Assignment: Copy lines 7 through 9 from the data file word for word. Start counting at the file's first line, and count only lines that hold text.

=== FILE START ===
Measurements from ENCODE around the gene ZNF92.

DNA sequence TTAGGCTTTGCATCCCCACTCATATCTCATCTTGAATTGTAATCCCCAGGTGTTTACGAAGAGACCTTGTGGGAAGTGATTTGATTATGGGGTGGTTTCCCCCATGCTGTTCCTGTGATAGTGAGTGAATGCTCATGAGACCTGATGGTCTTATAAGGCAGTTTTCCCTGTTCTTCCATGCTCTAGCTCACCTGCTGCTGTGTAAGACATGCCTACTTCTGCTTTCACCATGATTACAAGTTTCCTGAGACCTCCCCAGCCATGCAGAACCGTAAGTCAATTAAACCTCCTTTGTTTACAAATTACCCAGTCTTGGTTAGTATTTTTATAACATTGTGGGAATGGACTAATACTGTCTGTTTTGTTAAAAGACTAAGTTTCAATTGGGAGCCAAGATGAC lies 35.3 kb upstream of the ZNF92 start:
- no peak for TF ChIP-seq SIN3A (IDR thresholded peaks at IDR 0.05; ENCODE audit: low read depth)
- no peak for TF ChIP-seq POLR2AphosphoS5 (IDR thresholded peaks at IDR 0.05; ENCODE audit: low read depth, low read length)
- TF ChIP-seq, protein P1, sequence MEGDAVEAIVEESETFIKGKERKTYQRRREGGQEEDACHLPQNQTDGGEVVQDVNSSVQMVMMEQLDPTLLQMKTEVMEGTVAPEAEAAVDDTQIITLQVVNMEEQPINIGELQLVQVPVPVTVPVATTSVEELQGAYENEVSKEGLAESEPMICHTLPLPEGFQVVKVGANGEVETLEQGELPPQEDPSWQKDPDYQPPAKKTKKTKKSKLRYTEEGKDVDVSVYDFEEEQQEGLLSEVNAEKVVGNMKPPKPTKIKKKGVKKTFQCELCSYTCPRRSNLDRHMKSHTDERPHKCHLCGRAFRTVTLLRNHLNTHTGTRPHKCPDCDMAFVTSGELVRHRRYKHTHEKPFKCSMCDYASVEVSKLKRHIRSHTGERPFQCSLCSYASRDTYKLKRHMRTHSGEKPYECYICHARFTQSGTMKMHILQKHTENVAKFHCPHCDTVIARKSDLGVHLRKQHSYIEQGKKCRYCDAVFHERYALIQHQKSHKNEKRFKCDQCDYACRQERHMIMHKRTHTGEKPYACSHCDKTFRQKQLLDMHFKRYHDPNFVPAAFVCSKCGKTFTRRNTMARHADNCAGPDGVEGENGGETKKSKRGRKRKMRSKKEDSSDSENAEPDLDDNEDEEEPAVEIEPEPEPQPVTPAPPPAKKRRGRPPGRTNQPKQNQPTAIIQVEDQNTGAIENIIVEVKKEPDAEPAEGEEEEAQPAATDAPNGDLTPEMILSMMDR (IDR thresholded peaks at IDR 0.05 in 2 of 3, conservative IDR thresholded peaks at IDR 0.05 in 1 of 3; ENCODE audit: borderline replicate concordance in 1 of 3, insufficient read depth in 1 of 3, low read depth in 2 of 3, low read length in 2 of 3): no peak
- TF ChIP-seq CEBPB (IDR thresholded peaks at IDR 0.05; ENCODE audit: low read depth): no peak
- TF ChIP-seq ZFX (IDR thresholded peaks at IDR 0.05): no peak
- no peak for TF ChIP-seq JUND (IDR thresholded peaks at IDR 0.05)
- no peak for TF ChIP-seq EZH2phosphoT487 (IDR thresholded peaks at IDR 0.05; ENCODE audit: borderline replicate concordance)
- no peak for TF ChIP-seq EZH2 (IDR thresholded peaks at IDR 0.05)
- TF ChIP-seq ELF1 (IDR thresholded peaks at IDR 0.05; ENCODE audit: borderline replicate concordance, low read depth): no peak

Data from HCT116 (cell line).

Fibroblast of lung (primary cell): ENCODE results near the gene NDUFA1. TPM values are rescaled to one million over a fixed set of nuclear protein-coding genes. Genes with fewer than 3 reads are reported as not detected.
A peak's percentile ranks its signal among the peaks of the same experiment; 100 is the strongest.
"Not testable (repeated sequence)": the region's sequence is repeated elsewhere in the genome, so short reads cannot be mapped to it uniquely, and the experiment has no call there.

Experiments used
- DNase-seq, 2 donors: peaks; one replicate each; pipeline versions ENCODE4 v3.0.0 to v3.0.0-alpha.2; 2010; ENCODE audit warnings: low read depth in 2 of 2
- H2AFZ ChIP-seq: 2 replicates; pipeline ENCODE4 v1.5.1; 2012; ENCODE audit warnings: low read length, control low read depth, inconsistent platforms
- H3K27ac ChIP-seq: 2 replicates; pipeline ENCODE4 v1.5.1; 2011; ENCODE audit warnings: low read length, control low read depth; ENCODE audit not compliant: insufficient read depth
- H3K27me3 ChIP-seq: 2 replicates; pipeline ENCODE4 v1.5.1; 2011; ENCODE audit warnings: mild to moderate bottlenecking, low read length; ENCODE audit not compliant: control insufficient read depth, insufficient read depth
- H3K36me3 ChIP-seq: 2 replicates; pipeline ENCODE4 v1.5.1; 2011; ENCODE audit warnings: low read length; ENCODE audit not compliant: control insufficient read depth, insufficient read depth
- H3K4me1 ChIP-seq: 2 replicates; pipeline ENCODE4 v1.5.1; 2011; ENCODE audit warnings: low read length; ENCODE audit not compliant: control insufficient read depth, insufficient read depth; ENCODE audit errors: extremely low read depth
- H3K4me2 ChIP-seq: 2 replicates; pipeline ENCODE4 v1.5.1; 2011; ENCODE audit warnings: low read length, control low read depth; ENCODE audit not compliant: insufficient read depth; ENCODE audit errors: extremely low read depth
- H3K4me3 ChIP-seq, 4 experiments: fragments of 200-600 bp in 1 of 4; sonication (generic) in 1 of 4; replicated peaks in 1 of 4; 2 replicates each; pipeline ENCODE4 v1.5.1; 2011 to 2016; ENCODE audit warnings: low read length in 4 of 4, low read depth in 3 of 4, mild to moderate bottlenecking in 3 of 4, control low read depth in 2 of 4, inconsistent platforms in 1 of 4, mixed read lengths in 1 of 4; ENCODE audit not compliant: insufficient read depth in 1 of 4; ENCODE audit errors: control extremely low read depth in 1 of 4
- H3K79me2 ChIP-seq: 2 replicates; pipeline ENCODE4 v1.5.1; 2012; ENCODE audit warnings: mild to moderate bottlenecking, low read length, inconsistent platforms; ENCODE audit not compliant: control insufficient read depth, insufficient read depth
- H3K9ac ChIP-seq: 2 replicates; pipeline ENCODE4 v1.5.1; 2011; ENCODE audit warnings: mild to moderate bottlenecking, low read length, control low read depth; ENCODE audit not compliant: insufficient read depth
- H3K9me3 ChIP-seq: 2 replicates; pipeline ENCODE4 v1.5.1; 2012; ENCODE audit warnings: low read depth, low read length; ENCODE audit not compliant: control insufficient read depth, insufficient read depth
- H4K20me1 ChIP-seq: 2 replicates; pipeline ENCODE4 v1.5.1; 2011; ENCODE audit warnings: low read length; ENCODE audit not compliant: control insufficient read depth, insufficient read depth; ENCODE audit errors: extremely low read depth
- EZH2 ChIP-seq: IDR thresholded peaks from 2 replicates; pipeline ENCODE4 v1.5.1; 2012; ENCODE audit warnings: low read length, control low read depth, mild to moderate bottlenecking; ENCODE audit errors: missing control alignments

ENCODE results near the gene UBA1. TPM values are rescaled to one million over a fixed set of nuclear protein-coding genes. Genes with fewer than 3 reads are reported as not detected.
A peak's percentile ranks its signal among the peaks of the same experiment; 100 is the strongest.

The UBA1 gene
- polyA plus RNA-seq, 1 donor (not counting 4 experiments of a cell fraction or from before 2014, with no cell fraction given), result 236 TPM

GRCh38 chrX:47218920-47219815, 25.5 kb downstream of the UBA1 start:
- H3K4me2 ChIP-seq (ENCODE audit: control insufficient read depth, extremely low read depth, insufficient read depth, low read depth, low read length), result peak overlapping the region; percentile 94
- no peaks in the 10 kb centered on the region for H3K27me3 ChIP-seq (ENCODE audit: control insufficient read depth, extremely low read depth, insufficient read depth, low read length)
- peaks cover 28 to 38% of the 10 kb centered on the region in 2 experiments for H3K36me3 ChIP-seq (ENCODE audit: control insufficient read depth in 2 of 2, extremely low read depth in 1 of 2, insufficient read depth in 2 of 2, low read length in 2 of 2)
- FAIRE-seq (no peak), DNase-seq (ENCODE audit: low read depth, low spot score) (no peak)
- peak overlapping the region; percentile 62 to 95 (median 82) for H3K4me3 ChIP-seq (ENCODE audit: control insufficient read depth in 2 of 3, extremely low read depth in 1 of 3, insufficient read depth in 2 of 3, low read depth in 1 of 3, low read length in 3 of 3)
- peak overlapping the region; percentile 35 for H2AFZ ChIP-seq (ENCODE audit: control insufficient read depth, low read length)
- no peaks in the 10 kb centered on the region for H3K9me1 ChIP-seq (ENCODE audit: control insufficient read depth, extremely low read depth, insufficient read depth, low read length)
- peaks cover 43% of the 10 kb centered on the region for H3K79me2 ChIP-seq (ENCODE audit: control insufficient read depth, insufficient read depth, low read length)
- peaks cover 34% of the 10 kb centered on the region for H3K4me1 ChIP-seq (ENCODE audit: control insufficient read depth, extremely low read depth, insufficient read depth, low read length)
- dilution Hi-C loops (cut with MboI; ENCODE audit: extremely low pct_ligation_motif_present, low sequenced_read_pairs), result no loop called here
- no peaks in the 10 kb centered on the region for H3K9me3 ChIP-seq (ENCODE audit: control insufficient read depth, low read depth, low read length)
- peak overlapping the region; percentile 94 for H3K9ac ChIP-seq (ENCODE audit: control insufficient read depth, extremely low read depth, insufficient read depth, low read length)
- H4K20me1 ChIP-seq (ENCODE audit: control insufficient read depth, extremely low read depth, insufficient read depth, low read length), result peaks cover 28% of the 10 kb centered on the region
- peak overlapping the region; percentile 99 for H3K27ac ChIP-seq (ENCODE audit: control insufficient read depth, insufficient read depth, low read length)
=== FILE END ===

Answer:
- TF ChIP-seq ZFX (IDR thresholded peaks at IDR 0.05): no peak
- no peak for TF ChIP-seq JUND (IDR thresholded peaks at IDR 0.05)
- no peak for TF ChIP-seq EZH2phosphoT487 (IDR thresholded peaks at IDR 0.05; ENCODE audit: borderline replicate concordance)